Last weekend I attended ‘The Road Event’, a tremendously stimulating conference organized by Über, a Christian church in Melbourne Eastern suburbs.
The conference charted the development of cultural trends and ideas that have worked together to influence how we see life and how we view ourselves and our world. It all sounds a bit philosophical when you put it like that, but in actual fact is was down to earth, accessible, and incredibly insightful.
Much revolved around the use of the ‘story’ metaphor. The basic idea is that not only can your life be seen as a story, but that culture, too, is formed by one or a number of ‘stories’. Think of it this way: There is an overarching story or worldview that dominates our world. This ‘story’ may not be uniformly held or believed, and there might be different and competing stories. Even so, the influence of this ‘story’ is unmistakable.
There is an overarching story or worldview that dominates our world
Thinking about how ‘stories’ impact on our culture is much the same as thinking about the dominant world and life view around us. I don’t see too much difference between the different terms. What I do sense, though, is that the idea of a ‘story’ is a little easier for people to understand than the often philosophically overweight, jargon laden discussions about ‘world and life view’.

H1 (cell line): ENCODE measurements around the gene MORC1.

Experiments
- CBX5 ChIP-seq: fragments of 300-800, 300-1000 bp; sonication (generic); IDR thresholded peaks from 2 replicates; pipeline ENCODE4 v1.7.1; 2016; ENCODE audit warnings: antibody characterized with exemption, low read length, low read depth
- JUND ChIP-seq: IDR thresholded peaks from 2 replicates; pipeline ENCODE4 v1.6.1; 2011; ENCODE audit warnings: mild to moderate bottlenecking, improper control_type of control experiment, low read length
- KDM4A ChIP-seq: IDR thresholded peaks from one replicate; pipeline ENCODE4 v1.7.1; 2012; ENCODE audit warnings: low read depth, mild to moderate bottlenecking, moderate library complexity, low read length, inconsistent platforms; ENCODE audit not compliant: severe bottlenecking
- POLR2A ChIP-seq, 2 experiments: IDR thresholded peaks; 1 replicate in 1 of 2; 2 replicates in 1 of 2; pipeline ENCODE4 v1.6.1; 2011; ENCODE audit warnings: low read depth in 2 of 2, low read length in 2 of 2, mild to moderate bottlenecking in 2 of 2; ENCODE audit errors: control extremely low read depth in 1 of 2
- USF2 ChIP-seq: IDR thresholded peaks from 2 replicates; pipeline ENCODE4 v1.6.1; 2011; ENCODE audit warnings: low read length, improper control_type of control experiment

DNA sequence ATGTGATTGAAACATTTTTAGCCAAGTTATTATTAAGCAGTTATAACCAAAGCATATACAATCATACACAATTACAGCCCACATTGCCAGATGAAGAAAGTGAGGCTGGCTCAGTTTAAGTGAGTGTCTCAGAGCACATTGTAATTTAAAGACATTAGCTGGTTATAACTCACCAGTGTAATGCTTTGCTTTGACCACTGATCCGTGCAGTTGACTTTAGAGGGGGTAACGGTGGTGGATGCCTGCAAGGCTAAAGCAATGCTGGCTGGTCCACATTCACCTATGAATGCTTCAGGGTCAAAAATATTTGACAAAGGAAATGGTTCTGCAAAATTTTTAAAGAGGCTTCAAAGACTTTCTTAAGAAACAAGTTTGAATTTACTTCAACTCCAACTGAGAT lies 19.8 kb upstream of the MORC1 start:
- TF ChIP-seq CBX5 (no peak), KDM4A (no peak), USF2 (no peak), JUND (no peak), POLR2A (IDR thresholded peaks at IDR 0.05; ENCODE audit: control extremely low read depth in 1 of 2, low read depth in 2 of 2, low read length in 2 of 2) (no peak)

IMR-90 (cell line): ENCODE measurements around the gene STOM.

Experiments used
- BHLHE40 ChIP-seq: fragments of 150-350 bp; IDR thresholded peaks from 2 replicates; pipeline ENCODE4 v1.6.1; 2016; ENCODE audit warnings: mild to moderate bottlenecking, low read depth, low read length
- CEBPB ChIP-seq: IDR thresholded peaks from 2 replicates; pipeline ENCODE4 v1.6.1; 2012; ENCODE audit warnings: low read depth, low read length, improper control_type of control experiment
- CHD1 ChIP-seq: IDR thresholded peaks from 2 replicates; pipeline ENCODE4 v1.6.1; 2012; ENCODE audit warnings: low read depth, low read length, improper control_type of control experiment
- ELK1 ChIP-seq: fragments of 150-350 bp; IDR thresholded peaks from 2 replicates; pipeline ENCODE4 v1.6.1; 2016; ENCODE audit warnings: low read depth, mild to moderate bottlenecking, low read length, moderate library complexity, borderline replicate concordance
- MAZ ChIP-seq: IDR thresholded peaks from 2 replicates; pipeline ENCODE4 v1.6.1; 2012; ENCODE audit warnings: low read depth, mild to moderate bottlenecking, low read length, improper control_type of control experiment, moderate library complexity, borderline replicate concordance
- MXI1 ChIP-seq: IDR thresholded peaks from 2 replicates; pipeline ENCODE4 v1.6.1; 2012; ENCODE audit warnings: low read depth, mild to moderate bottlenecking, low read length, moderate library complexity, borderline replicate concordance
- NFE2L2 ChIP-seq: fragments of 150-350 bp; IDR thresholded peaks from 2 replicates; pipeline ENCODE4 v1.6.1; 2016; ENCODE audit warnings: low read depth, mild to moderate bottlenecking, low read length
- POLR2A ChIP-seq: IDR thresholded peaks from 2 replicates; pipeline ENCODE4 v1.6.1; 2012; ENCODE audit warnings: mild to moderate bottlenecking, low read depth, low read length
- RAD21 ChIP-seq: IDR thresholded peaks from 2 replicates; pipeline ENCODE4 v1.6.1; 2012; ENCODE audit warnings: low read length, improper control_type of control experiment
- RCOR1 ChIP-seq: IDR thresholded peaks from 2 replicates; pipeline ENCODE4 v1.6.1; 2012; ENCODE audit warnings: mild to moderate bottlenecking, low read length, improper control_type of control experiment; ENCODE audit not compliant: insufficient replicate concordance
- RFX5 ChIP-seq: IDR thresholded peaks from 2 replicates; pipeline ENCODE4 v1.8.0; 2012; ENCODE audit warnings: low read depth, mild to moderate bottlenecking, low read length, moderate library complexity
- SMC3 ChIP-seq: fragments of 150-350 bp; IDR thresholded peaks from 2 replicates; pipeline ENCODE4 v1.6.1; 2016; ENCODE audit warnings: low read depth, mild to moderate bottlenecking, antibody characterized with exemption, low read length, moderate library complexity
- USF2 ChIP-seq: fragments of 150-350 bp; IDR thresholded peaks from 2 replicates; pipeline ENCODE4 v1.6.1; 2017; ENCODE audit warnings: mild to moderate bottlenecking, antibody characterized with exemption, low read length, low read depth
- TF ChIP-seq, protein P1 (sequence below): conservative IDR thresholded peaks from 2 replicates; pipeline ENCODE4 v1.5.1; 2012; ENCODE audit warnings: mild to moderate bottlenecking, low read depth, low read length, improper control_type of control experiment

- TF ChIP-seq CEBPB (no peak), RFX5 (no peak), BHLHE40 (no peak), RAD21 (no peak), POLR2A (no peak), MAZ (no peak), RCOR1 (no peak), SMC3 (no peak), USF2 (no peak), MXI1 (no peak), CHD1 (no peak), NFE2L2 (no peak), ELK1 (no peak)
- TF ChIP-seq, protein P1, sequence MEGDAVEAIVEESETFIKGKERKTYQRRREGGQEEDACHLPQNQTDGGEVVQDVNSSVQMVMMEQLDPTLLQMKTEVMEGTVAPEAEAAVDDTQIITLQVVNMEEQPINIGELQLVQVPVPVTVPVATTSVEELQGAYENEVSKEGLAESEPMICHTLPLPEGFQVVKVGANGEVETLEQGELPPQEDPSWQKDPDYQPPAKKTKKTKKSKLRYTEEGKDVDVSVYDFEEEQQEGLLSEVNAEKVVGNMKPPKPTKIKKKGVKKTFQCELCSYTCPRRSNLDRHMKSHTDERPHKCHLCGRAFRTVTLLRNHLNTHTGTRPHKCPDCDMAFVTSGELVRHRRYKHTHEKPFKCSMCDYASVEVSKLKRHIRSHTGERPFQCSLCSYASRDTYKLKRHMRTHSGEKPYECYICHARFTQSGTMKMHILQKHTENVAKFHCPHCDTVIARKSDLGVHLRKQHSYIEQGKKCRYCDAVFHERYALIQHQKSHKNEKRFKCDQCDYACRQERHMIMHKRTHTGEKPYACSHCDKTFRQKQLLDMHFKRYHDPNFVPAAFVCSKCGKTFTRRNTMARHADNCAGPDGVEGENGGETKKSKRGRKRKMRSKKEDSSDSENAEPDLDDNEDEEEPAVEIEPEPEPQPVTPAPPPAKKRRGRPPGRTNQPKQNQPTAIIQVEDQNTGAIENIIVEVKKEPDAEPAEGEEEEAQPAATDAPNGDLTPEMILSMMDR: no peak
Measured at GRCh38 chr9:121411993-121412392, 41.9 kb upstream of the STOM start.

So what is the dominant ‘story’ in Australian culture? I can’t confess any real expertise, but it’s not hard to observe a few dominant themes:
• We have evolved from lesser life forms, there really is no God, we are a mass of carbon based atoms. Consequently the older ‘stories’ of faith, religion, and even traditional morality are irrelevant
• Consequently, there is no overarching ‘story’ to give life coherence and meaning. So the best way to live is to just be yourself and do no harm to others. Have as much fun doing this as you can, but don’t be surprised if you feel a yawning disconnect with everything.
• We have done terrible things in polluting our planet, so now we have to address them by reducing greenhouse gases and developing in sustainable industry
• All people should get a fair go, we should all have the same opportunities, and we should do what we can to help those who are disadvantaged
There are lots of others, but you get the drift. By ‘story’ we mean the major life views or world view that influences how we live. ‘The Road Event’ helped us see how we have been influenced by the culture of ‘the road’, an in this story where life has no ultimate destination all that matters is how we travel. All that matters is the journey. It sounds innocuous, but this view has influenced the church, Australian Christianity, social institutions, family life, our sense of self.
So my next posts are thoughts that flow on from this. I am indebted to the speakers at ‘The Road Event’: Mark Sayers, Andrew Shamy, Sarah Deutscher, and Tim Hein for their insightful critique, their warmhearted challenge, and their inspiring biblical vision.
Q: what ‘stories’ do you think dominate our culture? Leave a comment, and start a discussion!